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Fact Sheet

Top 10: Why Water


Privatization Fails
W ith two-thirds of the world’s population expected to run short of fresh drinking water by
2025, water has come to be known as “the oil of the 21st century.” Multinational corpora-
tions are parlaying the misery of our water-starved regions into profits for their stockholders and
executives. And, when cash-strapped communities are unable to make necessary water upgrades,
private companies persuade them to sell off their public water systems. But time and time again,
these privatization schemes have failed. Here are 10 reasons why.
Rates Increase Jobs are Lost
From Lexington, Kentucky, to Felton, California, and Cocha- Corporations often cut costs in benefits, such as healthcare,
bamba, Bolivia, to Manila, Philippines, corporations have con- retirement benefits massive layoffs. Understaffing jeopardizes
sistently raised customers’ rates after taking control of public customer service and water quality. French conglomerate Veolia
systems – often making water unaffordable to the poor. bought out experienced workers after taking over Indianapolis’
water system in 2002.
Water Quality Suffers
The private water industry intensively lobbies government regu- The Poor Lose Access
lators to block higher water-quality standards – which corpora- Water privatization is often a condition for poor countries to
tions view as costly nuisances. receive loans from the World Bank and International Monetary
Fund. In Argentina, Bolivia and elsewhere, lucrative corporate
contracts have led to higher rates for those lucky enough to still
Customer Service Declines have piped water, while excluding - “red-lining” - neighbor-
Customer service is often slashed when private corporations hoods with no service.
take over. Since German conglomerate RWE bought their
system, run by American Water, residents of Felton, California,
complain it can take months for service calls to be answered.
Water Can be Exported in Bulk or Bottled
Transporting water from water-rich countries to water-poor
countries, or bottling water for richer consumers, can create
Profits Leave Communities huge profits for corporations but carry disastrous consequences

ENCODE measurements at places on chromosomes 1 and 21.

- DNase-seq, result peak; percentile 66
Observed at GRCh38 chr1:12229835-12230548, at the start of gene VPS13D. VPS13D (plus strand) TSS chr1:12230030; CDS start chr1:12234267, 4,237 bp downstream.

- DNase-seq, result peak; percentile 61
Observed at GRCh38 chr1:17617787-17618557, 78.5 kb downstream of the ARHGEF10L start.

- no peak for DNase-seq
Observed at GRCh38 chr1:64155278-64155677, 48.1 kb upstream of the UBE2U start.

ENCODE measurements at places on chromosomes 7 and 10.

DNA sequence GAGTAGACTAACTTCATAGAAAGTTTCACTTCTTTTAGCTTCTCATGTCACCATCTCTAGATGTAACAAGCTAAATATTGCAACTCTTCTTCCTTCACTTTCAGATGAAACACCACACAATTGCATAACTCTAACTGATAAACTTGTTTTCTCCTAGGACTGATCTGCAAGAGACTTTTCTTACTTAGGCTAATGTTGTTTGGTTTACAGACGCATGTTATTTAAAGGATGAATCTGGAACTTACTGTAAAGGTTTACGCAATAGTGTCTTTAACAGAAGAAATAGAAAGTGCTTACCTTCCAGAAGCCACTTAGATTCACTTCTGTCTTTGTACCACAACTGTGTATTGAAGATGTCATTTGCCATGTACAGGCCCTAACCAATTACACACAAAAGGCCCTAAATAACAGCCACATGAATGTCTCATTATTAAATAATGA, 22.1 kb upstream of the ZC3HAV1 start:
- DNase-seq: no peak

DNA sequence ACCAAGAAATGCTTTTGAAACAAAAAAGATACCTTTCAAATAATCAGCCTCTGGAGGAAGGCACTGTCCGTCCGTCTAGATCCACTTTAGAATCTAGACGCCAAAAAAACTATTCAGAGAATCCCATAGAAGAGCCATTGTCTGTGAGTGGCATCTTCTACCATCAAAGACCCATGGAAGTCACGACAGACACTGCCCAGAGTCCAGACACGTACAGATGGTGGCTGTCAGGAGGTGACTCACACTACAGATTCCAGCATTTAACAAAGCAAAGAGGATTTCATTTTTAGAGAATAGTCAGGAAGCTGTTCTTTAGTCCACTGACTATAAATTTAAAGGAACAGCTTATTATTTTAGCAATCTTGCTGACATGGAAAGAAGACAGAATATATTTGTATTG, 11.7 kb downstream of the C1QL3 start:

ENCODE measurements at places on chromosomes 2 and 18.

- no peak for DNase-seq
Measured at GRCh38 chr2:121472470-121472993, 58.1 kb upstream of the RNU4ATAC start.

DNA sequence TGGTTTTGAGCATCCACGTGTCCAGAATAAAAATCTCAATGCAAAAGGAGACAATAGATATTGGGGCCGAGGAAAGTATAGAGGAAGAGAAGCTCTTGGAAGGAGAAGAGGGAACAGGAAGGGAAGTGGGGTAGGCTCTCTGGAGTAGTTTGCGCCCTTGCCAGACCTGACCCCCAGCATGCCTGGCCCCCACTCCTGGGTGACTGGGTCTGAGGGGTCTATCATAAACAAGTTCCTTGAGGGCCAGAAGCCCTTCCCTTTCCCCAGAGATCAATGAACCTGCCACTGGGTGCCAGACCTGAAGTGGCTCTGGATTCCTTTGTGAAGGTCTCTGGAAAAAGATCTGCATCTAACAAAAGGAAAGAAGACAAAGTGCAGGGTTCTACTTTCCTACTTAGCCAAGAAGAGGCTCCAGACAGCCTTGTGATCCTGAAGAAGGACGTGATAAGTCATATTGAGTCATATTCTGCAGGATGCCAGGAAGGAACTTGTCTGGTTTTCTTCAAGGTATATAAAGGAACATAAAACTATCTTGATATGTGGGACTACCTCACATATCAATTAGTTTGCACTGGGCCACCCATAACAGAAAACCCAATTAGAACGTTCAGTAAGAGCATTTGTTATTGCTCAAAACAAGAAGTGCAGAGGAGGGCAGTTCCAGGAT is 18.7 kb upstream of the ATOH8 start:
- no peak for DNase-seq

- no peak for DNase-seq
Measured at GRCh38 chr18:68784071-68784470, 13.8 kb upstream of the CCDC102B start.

Corporations are free to funnel profits out of communities and – such as over-extracting aquifers that can never be restored.
into the pockets of distant shareholders and corporate execu-
tives, instead of reinvesting money into the water system.
Reversal is Difficult
Once a government agency privatizes its water system, with-
Corruption Breeds, Accountability drawing from the deal borders on the impossible. Proving
Diminishes breach of contract is complicated and costly. In Argentina, the
Privatization lacks the transparency on which our democracy Philippines, Tanzania and elsewhere, water multinationals sued
depends. Several corruptions scandals have erupted from water for millions of dollars when contract termination was threat-
privatization deals that enticed publicly elected officials. Joseph ened. This could happen anywhere.
P. Ganim, the mayor of Bridgeport, Conn., was sentenced to
nine years in prison in 2003 following a bribery scandal involv-
ing a private wastewater operator. Corporations are ultimately
accountable to their shareholders, not their customers. They
often win exclusive, long-term contracts. And they have a mo- For more information:
nopoly over information, holding private meetings. web: www.foodandwaterwatch.org
email: foodandwater@fwwatch.org
Financing Costs More phone: (202) 683-2500
Unlike public financing, corporate loans have higher interest
rates and are not tax-free, which force customers to pay more Copyright © June 2006 Food & Water Watch
for repairs, upgrades and other maintenance.